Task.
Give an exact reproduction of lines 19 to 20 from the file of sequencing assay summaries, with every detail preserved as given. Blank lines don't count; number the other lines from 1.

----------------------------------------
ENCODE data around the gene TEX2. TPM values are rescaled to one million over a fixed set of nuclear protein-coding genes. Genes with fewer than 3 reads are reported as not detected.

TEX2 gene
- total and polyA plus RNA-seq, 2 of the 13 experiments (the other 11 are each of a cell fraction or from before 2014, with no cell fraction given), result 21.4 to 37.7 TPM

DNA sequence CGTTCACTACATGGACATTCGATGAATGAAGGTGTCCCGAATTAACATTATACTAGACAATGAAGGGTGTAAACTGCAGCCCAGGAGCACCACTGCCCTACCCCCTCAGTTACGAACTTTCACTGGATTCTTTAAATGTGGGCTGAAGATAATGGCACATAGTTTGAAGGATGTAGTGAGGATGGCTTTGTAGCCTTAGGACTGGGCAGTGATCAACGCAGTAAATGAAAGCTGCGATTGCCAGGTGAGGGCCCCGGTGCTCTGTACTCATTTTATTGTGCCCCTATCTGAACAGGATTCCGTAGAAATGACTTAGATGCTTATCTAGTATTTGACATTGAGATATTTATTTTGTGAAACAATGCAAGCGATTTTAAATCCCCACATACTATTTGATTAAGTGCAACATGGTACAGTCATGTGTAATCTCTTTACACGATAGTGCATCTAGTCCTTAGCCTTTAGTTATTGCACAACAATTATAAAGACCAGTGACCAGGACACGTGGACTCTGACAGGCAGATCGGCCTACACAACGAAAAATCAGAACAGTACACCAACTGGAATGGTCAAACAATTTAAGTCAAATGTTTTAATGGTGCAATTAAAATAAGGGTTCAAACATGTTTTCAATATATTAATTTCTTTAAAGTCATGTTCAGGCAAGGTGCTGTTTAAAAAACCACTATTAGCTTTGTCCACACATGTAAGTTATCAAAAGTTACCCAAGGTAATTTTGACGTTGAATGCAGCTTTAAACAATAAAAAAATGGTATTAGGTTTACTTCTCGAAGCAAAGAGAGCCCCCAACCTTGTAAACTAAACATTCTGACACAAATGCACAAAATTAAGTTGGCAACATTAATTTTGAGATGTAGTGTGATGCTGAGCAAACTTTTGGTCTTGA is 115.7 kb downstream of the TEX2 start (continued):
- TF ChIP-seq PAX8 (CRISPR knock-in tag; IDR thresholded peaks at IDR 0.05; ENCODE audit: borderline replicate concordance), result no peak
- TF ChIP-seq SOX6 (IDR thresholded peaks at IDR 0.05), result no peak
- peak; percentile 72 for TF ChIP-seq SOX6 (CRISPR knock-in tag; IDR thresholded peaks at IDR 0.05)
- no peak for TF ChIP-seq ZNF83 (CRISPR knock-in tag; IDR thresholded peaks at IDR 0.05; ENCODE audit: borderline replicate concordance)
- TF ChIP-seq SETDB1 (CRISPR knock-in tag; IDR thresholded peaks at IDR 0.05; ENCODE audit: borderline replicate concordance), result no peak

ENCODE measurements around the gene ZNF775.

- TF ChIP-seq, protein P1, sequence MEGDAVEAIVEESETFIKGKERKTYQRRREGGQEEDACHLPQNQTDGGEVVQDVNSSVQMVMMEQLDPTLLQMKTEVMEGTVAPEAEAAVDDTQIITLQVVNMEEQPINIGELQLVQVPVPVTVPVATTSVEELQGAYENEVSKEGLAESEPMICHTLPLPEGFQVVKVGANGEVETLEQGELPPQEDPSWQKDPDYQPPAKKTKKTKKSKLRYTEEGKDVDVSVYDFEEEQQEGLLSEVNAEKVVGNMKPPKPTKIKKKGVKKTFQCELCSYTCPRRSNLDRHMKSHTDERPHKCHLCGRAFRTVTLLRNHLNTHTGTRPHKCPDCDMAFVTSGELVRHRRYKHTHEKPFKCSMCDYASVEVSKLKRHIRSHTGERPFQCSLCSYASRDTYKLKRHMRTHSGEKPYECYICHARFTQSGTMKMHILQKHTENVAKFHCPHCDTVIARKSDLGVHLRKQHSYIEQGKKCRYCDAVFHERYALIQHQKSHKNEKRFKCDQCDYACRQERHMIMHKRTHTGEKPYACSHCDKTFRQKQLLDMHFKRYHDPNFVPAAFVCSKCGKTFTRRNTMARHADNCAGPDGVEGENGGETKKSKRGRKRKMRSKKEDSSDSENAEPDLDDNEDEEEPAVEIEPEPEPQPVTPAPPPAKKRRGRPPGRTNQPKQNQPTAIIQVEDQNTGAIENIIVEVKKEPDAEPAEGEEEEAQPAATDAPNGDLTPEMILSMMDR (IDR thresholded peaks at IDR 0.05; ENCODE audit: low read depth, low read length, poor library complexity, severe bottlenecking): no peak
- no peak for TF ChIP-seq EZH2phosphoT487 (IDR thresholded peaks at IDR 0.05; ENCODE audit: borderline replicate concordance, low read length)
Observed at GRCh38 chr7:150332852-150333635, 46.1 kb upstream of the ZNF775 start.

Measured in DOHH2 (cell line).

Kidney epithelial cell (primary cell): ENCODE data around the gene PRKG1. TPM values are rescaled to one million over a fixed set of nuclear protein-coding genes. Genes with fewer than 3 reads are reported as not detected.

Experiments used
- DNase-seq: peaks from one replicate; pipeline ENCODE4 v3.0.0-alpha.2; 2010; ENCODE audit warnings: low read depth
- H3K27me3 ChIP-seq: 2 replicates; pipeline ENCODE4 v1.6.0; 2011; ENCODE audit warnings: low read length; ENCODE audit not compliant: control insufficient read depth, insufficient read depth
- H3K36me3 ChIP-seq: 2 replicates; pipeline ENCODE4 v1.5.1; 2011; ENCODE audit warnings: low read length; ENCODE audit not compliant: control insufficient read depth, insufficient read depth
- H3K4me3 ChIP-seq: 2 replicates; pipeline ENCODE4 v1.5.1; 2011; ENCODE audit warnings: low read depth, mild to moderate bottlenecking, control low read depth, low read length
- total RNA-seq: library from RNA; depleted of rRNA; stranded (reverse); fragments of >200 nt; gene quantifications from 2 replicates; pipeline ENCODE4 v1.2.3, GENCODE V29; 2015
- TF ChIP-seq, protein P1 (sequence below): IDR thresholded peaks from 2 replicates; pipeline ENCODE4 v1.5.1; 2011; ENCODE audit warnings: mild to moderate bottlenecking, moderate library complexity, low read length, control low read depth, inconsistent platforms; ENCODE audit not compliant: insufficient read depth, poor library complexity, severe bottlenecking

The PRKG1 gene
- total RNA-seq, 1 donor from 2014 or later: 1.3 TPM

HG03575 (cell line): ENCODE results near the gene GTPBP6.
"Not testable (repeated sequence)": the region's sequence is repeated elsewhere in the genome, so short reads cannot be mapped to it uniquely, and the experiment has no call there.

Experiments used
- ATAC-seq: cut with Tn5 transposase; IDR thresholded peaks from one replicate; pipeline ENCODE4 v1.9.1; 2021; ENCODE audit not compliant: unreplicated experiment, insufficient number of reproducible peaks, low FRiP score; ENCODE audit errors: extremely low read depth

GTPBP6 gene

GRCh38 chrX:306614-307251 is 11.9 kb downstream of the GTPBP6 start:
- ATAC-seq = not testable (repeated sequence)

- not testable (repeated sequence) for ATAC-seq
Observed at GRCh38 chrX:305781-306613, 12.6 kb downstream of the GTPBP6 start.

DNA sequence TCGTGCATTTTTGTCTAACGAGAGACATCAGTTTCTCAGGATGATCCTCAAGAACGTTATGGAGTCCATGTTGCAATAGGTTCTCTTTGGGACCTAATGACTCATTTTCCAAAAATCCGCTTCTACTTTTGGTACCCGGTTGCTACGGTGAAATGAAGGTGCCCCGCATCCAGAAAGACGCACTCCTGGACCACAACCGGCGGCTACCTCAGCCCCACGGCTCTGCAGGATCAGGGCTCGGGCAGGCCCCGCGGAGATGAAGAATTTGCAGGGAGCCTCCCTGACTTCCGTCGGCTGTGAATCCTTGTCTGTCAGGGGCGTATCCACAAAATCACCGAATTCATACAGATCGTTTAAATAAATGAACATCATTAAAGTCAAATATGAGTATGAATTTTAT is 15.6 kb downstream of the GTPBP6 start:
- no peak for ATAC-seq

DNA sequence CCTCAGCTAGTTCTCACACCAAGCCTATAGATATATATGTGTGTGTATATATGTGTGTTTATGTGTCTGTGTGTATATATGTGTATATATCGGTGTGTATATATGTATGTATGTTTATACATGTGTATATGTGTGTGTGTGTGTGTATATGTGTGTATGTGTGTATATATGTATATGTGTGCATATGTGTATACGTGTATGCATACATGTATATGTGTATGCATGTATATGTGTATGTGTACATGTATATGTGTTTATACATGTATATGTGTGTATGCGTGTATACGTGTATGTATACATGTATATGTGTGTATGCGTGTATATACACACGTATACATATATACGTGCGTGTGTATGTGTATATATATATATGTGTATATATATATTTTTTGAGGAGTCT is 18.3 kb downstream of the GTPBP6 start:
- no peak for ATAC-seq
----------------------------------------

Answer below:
- H3K36me3 ChIP-seq: 2 replicates; pipeline ENCODE4 v1.5.1; 2011; ENCODE audit warnings: low read length; ENCODE audit not compliant: control insufficient read depth, insufficient read depth
- H3K4me3 ChIP-seq: 2 replicates; pipeline ENCODE4 v1.5.1; 2011; ENCODE audit warnings: low read depth, mild to moderate bottlenecking, control low read depth, low read length